Thursday, October 16, 2008

CAAF issues this term's first opinion of the court

CAAF has only been holding oral arguments this term for a month and already it has decided two of the argued cases. The first was a summary disposition; today CAAF announced the term's first opinion of the court, reversing NMCCA in a unanimous opinion written by Judge Ryan. United States v. Burch, __ M.J. ___, No. 08-0092/MC (C.A.A.F. Oct. 16, 2008).

NMCCA's decision in Burch seemed like an opinion in search of a smack-down. NMCCA held that even though the accused was actually confined for seven months beyond what the plain language of the convening authority's action allowed, the error was harmless because we all know that the CA meant to order that extra seven months executed. United States v. Burch, No. NMCCA 200700047, 2007 CCA LEXIS 351, 2007 WL 2745706 (N-M. Ct. Crim. App. Sept. 13, 2007). NMCCA's opinion contained the classic line, "At first blush, our two-part analysis may appear internally inconsistent." Id., slip op. at 8. But no, argued NMCCA, it isn't. Yes, held CAAF, it is.

CAAF held: "[W]here a clear and unambiguous action is the convening authority's last action delimiting the period of confinement to be served, an accused is prejudiced by being confined for a period in excess of the authorized sentence. The United States Navy-Marine Corps Court of Criminal Appeals (CCA) erred in relying on facts and circumstances predating the convening authority's unambiguous action to find that Appellant was not prejudiced." Burch, No. 08-0092/MC, slip op. at 2.

CAAF reasoned: "The CCA's conclusion that Appellant was not prejudiced explicitly rests on facts extrinsic to and predating the convening authority's action, ignoring the significance and timing of the action itself and our holding in" United States v. Wilson, 65 M.J. 140 (C.A.A.F. 2007). Id., slip op. at 4.

CAAF also delivered this rebuke: "The CCA cited no legal authority for the novel precept that confinement not authorized by a convening authority's action does not prejudice an accused because events preceding the action suggest that at one time the convening authority 'did not intend to release Appellant from confinement prior to completion of his adjudged sentence.'" Id., slip op. at 5. Contrary to NMCCA's view, CAAF concluded that "the prejudice in this case is both obvious and apparent and may not be attenuated by facts predating the final action of the convening authority." Id., slip op. at 6.

As a remedy, CAAF ordered the record returned to NMCCA "to determine and award meaningful sentence relief to Appellant." Id., slip op. at 7.


John O'Connor said...

As I have said before, Wilson is an abomination. Contract construction principles have little to no place in construing CA actions. I haven't read this new decision, so I'm not saying it's right or wrong, but its reliance on Wilson makes it inherently suspect in my mind.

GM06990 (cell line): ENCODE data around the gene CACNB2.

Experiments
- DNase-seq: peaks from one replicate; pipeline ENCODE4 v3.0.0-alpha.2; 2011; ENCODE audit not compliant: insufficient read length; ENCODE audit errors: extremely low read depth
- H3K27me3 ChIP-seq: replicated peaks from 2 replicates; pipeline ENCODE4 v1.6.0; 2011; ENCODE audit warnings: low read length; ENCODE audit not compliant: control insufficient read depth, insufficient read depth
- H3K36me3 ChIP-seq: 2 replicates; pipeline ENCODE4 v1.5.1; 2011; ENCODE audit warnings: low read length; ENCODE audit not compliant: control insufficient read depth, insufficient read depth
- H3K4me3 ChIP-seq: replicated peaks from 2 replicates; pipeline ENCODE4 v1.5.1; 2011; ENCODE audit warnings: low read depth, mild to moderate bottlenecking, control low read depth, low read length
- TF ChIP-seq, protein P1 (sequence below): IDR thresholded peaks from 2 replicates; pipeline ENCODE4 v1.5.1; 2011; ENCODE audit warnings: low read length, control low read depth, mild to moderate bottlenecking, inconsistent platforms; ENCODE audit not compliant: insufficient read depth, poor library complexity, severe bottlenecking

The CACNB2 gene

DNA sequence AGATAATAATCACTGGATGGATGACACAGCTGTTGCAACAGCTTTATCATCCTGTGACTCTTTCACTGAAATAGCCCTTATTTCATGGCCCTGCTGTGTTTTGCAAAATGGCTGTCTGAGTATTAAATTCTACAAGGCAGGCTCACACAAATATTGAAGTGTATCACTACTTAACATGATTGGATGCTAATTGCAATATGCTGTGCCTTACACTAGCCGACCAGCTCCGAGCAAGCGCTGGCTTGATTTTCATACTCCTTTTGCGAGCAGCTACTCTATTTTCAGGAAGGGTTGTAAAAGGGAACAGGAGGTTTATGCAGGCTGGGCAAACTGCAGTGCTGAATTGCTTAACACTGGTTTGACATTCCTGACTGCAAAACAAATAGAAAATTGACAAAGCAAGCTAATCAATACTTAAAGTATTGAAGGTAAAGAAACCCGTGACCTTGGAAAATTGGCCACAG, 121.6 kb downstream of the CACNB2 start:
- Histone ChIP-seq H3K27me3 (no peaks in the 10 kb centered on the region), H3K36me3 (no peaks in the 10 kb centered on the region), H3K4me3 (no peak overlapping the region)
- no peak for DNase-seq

Anonymous said...

Obviously NMCCA also saw Wilson as an abomination. Instead of posting a comment on a blog, however, they decided to ignore the law and create their own rule based on their disagreement with CAAF. NMCCA's decision was not just disgraceful, it calls into question their very legitimacy as a court. This should serve as an important lesson to that court that following precedent is more important than arriving at what they consider to be a desired outcome.

Bramble Bush said...

Concur with the anon at 8:07, but one has to almost admire NMCCA's opinion (2007 CCA LEXIS 351). The attempt to use the prejudice analysis in this case to get around Wilson could be read as first-rate satire. Not to be outdone, though, CAAF ups the ante in the decretal paragraph by sending it back to NMCCA to determine meaningful sentencing relief! This is the same court that found the Appellant was not prejudiced by serving 223 days of disapproved confinement! Glad we're all grown-ups here.

But, seriously, if you (CCA) wish to air a disagreement with CAAF on Wilson, is an unpublished panel decision the best way to go about it?

Anonymous said...

I see Wilson as less of a Contract construction principle as an application of the fundamental principle of rule/statute construction. Would you be that offended, if CAAF intrepreted adhered to the plain language of title 10, even though some of the legislative history was to the contrary?

John O'Connor said...

Anon 0856:

Unlike CAAFlog, I am not an absolutist on legislative history. I think a judge should consider it in trying to give the fairest construction to the language of the statute. The real problem with using legislative history is that some courts use it indiscriminately to reach a preferred result, when much of the co-called legislative history has no real bearing on the legislature's intent. For instance, interesty groups sometimes get a friendly legislator to enter some comment on the meaning of the statute into the record when that was not truly indicative of intent. Similarly, sometimes courts rely on what those voting against a bill say it means, which is almost always a bad idea.

I would have to think long and hard before I would allow legislatrive history materials to change what I think is the unambiguous meaning of a statute, and I'm not sure I would do it even then. But I would never avert my eyes to available legislative history in trying to give a fair meaning to the words actually enacted into law.